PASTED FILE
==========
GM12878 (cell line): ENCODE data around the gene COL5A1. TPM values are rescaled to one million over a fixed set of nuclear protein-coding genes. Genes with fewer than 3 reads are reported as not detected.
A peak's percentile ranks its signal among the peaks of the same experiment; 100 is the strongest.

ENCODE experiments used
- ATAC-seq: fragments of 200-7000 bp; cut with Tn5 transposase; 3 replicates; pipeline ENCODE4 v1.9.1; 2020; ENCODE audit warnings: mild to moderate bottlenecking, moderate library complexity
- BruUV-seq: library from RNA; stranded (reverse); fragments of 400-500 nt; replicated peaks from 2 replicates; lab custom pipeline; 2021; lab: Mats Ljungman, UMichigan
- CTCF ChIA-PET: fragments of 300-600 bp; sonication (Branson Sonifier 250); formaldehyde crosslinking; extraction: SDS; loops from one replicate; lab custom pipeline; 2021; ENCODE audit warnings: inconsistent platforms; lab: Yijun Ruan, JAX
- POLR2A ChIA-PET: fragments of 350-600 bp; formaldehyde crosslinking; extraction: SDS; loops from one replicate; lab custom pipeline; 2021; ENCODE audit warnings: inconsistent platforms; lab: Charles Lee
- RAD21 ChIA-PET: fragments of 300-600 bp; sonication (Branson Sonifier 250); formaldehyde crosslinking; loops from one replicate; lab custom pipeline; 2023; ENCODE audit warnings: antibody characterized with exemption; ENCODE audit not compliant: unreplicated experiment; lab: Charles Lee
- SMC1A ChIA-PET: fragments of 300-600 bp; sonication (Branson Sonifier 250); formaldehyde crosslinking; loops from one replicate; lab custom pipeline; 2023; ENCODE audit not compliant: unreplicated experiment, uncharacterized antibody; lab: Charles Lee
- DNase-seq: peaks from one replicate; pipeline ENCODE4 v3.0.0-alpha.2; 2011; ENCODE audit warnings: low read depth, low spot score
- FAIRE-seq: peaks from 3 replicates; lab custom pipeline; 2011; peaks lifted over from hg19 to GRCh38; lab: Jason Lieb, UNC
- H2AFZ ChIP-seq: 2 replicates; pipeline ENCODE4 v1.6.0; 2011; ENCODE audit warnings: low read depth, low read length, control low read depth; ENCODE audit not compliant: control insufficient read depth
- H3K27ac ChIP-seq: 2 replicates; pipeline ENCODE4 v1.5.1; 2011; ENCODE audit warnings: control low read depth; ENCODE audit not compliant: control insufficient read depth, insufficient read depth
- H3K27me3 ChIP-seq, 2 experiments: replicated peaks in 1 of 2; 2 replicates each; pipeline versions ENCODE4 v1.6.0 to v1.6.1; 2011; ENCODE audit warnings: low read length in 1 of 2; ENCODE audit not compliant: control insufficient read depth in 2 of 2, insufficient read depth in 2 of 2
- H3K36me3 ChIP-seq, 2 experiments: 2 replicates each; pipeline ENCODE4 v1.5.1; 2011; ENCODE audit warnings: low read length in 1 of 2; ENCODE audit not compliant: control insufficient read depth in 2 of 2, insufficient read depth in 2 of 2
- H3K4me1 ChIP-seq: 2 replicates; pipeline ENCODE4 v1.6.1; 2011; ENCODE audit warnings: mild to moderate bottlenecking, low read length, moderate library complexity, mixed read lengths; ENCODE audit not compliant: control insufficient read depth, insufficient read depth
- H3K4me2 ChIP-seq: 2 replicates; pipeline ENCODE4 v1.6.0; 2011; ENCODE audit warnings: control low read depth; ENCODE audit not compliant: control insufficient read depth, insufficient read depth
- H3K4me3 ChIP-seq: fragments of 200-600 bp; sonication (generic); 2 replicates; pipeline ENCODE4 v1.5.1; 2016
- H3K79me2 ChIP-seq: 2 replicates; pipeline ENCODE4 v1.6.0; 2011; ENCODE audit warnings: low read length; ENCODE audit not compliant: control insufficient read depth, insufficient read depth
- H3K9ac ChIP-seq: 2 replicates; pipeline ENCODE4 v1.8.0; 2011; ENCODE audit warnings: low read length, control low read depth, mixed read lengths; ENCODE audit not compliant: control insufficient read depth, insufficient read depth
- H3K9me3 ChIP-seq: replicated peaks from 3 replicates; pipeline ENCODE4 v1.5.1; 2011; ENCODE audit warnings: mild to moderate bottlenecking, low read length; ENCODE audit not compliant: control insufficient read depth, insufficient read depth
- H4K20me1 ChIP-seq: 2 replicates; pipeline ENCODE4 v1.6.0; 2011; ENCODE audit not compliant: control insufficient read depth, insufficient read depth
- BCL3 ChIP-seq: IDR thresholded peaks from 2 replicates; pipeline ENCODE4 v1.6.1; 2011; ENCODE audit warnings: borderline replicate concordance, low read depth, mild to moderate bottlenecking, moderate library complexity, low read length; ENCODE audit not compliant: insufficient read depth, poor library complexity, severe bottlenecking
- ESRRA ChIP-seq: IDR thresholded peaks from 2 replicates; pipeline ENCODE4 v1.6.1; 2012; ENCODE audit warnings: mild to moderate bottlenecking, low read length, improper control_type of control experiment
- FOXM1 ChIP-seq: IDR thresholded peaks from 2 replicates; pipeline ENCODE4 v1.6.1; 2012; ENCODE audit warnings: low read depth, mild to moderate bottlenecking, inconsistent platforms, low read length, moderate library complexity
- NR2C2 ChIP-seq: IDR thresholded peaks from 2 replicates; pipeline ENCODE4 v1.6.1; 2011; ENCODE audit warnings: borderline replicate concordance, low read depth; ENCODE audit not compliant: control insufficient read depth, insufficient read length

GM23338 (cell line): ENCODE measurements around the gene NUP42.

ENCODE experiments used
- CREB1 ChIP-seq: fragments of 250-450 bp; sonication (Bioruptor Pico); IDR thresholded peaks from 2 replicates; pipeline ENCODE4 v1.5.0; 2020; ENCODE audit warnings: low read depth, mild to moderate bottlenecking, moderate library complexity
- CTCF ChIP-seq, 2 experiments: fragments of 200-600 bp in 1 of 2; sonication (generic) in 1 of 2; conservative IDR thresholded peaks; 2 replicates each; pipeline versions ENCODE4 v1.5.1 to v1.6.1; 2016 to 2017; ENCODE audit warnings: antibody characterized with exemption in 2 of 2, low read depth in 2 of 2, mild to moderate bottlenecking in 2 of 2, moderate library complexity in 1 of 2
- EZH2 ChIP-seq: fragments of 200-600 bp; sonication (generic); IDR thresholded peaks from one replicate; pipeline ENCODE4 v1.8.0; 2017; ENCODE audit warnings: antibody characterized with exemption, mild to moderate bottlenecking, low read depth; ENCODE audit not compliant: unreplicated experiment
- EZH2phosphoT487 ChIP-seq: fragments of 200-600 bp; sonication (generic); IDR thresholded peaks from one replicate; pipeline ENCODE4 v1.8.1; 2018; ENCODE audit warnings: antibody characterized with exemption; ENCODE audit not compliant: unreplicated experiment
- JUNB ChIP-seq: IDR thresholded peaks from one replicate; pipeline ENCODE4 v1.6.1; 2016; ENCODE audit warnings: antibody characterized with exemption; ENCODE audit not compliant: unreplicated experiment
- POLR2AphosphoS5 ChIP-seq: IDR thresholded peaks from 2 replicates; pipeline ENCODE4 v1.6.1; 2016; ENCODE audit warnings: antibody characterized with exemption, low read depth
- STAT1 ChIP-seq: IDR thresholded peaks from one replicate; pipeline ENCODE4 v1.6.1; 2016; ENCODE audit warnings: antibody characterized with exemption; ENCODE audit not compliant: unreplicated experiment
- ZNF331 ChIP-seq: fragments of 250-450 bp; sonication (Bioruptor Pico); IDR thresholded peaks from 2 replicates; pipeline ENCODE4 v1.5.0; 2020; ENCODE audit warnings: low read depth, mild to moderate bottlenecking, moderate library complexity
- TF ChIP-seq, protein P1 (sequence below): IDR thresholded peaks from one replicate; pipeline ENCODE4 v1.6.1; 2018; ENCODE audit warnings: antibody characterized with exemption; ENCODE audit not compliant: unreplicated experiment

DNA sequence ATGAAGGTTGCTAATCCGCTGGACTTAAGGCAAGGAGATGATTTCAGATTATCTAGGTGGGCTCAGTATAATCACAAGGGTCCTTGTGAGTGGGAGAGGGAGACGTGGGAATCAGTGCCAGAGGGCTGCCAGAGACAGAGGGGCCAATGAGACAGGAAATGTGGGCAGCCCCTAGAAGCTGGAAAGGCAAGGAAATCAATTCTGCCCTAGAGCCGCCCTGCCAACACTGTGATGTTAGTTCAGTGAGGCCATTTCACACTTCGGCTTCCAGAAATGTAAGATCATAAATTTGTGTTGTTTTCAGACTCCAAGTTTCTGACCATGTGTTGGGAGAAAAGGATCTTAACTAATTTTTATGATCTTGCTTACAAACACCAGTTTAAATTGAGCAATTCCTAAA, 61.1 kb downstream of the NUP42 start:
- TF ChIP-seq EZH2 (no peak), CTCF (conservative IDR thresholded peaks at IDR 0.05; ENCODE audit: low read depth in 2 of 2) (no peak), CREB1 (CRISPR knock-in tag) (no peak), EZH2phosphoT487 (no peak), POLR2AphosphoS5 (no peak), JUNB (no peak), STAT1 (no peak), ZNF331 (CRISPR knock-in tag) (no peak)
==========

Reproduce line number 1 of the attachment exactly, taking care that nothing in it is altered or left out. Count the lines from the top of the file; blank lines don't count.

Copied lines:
GM12878 (cell line): ENCODE data around the gene COL5A1. TPM values are rescaled to one million over a fixed set of nuclear protein-coding genes. Genes with fewer than 3 reads are reported as not detected.